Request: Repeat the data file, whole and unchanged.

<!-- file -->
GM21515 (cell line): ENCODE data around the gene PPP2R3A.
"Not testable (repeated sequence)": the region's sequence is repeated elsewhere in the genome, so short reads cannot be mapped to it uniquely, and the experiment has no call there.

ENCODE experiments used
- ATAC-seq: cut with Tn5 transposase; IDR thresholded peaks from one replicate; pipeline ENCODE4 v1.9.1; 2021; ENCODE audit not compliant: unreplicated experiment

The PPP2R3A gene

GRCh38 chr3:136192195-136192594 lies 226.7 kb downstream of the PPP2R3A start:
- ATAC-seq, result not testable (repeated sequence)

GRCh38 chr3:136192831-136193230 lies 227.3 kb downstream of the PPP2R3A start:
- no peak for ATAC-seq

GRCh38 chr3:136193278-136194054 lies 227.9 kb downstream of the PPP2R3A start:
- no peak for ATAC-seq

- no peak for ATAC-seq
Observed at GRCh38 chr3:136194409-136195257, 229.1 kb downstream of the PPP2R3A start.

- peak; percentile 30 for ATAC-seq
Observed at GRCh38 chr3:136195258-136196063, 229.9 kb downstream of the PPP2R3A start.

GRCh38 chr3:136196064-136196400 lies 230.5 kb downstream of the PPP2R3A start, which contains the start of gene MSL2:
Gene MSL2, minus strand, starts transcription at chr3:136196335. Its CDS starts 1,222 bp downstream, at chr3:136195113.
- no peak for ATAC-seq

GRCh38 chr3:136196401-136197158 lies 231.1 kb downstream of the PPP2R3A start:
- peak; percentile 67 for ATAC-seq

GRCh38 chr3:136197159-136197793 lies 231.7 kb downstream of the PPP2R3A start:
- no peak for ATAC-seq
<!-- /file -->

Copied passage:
GM21515 (cell line): ENCODE data around the gene PPP2R3A.
"Not testable (repeated sequence)": the region's sequence is repeated elsewhere in the genome, so short reads cannot be mapped to it uniquely, and the experiment has no call there.

ENCODE experiments used
- ATAC-seq: cut with Tn5 transposase; IDR thresholded peaks from one replicate; pipeline ENCODE4 v1.9.1; 2021; ENCODE audit not compliant: unreplicated experiment

The PPP2R3A gene

GRCh38 chr3:136192195-136192594 lies 226.7 kb downstream of the PPP2R3A start:
- ATAC-seq, result not testable (repeated sequence)

GRCh38 chr3:136192831-136193230 lies 227.3 kb downstream of the PPP2R3A start:
- no peak for ATAC-seq

GRCh38 chr3:136193278-136194054 lies 227.9 kb downstream of the PPP2R3A start:
- no peak for ATAC-seq

- no peak for ATAC-seq
Observed at GRCh38 chr3:136194409-136195257, 229.1 kb downstream of the PPP2R3A start.

- peak; percentile 30 for ATAC-seq
Observed at GRCh38 chr3:136195258-136196063, 229.9 kb downstream of the PPP2R3A start.

GRCh38 chr3:136196064-136196400 lies 230.5 kb downstream of the PPP2R3A start, which contains the start of gene MSL2:
Gene MSL2, minus strand, starts transcription at chr3:136196335. Its CDS starts 1,222 bp downstream, at chr3:136195113.
- no peak for ATAC-seq

GRCh38 chr3:136196401-136197158 lies 231.1 kb downstream of the PPP2R3A start:
- peak; percentile 67 for ATAC-seq

GRCh38 chr3:136197159-136197793 lies 231.7 kb downstream of the PPP2R3A start:
- no peak for ATAC-seq